As seen in ABC 4 News Charleston

Almost a billion dollars. The most recent data from the South Carolina Brewers Guild reveals craft beer has a $905 million economic impact in the state. And the beer business continues to boom. In the Lowcountry alone, there are nearly 30 breweries. Most of them are operated by men. But not all.

“I’m actually pulling a sample so we can check a specific gravity to see if the beer is ready yet,” explains Sara Gayle McConnell as she uses a tool to examine a sample of beer.

She and her husband operate Tradesman Brewing Company on King Street Extension in Charleston.

“This is a hydrometer. And so it gets put in,” said McConnell as she inspects a container of beer similar to a test tube.

Sara Gayle is part chemist, part business manager, and part beermaker. She’s a jill-of-all-trades. It’s a journey she began in 2014 after a career working in the NICU of MUSC.

That’s when she traded in her scrubs for suds.

“I kind of think I fell into it naturally because I had been dealing with doctors and residents. And having a strong role as a woman, as a nurse for 25 years, and so I just care for something different now,” McConnell said.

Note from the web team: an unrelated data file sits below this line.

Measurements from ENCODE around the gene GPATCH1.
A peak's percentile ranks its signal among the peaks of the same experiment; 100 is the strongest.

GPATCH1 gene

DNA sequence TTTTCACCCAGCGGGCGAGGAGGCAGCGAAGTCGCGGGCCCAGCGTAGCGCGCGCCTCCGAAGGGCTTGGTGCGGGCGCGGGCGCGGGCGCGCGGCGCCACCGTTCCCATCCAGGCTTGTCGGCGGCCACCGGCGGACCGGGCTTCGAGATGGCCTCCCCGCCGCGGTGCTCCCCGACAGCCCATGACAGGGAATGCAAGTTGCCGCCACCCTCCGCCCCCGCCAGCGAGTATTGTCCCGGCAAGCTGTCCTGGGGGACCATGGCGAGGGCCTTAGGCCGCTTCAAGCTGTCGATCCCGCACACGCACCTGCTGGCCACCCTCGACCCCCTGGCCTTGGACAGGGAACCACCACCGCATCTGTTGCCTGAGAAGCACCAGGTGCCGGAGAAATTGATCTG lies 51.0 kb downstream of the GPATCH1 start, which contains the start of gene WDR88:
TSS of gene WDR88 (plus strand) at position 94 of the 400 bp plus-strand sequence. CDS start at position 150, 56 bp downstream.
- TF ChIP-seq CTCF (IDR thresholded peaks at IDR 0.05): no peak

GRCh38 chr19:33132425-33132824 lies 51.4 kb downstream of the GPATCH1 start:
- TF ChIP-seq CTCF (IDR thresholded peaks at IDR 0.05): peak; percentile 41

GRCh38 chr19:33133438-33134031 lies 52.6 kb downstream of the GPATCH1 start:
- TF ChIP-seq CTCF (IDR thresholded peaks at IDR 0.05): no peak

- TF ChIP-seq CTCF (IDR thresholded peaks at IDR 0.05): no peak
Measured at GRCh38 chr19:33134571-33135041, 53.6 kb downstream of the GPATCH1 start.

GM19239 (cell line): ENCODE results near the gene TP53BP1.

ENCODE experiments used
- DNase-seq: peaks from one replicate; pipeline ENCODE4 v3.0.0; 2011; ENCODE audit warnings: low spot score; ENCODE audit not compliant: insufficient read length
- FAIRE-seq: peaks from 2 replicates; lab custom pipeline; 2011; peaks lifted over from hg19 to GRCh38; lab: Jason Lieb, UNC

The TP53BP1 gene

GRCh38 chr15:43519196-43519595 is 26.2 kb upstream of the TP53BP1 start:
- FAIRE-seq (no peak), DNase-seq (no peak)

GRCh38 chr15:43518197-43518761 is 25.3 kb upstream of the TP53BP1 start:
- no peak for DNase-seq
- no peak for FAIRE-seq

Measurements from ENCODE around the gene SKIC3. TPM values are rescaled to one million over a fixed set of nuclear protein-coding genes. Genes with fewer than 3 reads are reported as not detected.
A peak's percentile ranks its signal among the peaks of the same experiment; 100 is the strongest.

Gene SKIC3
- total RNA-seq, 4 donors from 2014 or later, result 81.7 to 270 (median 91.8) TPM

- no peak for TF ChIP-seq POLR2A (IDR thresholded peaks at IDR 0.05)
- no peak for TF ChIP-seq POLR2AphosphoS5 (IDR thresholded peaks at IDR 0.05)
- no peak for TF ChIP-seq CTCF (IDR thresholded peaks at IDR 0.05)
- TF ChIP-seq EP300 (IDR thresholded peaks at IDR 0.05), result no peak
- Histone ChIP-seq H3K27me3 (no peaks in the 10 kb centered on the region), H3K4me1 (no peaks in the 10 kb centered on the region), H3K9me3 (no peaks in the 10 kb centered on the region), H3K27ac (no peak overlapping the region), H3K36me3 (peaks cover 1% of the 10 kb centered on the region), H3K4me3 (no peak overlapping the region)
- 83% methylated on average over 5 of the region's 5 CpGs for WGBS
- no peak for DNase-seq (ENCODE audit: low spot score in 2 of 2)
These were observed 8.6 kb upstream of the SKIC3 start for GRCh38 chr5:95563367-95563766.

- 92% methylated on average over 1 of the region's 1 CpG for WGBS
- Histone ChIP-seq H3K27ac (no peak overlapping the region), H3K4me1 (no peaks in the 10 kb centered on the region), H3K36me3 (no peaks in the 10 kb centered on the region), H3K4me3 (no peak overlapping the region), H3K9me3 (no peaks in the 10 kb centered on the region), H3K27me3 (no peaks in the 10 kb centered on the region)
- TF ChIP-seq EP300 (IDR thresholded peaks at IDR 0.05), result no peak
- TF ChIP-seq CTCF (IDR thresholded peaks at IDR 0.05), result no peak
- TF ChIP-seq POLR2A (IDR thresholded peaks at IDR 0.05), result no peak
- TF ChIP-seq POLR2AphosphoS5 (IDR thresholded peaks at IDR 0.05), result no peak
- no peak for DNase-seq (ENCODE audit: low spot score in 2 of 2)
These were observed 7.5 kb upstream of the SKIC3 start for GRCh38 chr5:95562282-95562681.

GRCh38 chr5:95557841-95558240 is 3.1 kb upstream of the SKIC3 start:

As one of the few female brewers in the state, she thinks craft beer is returning to its roots.

“Women who were the original brewsters were the ones that had the ale houses. And that sold the beers. So it kind of was a business back then. I think it was just as business got bigger, it became more male dominated,” she said.

Now, she’s competing to win-over customers one sip at a time.

“We can shovel grain with the best of them and make recipes to brew beer with the best of them, we can also be women. Strong women.”

Tradesman isn’t the only local brewery with a woman in charge. On Johns Island, Estuary Beans and Barley entered the competitive coffee and craft beer scene last year.

It too is operated by a woman.

Sara Boberschmidt has also tapped into the beer business. She’s the general manager and partner. While she’s on medical leave, her team meets the demand of thirsty consumers.

Back at Tradesman, people like Nick Wong savor the flavor of variety – on the menu and in management.

“I think diversification in any industry is a good thing. Especially in the brewery and craft beer industry,” said Wong. “I think it brings out a lot of different ideas.

And it shows that people that beer isn’t just a man’s drink. It’s for everybody.”

For Sara Gayle McConnell, her second career is just beginning.

“We might be playing with the boys but we don’t have to be gruff and tough all the time. There’s another side,” she said with a smile.

Coast Brewing Company in North Charleston is also owned by a husband and wife team. And the head brewer of Riverdog Brewing in Beaufort County is a woman.